Disinfect Your Desk
Professional organizer Tidy Tova explains what you need to keep your workspace germ-free
Jo-Sha wipes (1) were originally intended for yoga mats, but they’re great for desks. Plus the Zen scents—lavender, eucalyptus, tangerine, and peppermint—will help calm you down ($13 for a pack of 20; amazon.com). If you want a more original aroma, try Seventh Generation disinfecting wipes (2) in lemongrass citrus ($2.99 for a pack of 35; target.com), Mrs. Meyer's multisurface everyday cleaner (3) in rosemary ($3.99; mrsmeyers.com), or J.R. Watkins all-purpose cleaner (4) in white tea and bamboo ($4.99; jrwatkins.com).
Once a week, dust your desk and so-called high-touch spots, such as telephone receivers and doorknobs, with Zwipes microfiber cloths (5) ($11 for a pack of 12; amazon.com) and Method all-purpose cleaner (6) ($4; methodhome.com). It’s a great combo for adios-ing germs—and the remnants of any sad desk lunches.
Store all of your cleansing products in Poppin organizers (7) ($10; poppin.com), which can be wiped down as easily as the rest of your desk.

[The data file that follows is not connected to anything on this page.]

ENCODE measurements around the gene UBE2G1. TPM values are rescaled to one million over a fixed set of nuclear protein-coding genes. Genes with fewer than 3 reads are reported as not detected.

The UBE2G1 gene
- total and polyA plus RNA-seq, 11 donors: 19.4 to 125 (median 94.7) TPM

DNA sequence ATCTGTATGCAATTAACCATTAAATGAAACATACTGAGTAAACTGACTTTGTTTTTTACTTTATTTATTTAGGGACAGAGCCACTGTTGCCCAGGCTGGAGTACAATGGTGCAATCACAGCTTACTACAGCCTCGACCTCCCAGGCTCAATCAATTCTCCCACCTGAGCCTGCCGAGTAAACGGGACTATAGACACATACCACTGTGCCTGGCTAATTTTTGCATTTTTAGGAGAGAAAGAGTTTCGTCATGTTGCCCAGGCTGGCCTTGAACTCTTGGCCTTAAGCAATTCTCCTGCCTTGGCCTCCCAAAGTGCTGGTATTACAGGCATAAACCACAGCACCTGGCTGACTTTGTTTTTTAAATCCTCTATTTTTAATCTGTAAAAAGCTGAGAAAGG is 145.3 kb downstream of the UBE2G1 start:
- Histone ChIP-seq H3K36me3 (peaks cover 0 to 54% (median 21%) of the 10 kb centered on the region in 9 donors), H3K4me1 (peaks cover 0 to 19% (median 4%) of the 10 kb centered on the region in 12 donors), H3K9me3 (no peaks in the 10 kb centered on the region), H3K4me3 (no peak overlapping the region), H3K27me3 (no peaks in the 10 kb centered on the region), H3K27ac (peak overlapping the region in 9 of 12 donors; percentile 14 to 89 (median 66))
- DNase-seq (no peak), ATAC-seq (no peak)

Stock Your Desk (and Fridge)
Rachel Stahl, a registered dietitian in New York, says you should stash these immunity-boosting snacks in your drawer
The skins are full of vitamin E, which may enhance the immune system’s response to cold and flu viruses. Pack almonds in an empty Altoids tin for portion control. Other snacks high in E you can easily store at your desk: sunflower seeds, peanut butter, and fortified whole-grain cereal.
The polyphenols in green tea are potent antioxidants that fight off infection. But don’t add milk: It binds to the compounds, hindering their benefit.
Berries, kiwi, carrots, and red bell peppers
All fruits and vegetables have antioxidants, but the ones with the darkest, richest colors have the most.
The probiotics in Greek yogurt make it worth stashing in the office fridge; they help your digestive system and may reduce the severity of colds. Make sure to buy only brands that contain “live and active cultures.”
Hard-boiled eggs, orange juice, and milk
Vitamin D found in these foods helps stimulate the immune system. Sunlight’s the best source of D; try taking a 10-minute walk in the afternoon.
How to Sneeze and Cough Politely
Advice from Jodi Smith, the founder of Mannersmith Etiquette Consulting in Marblehead, Mass.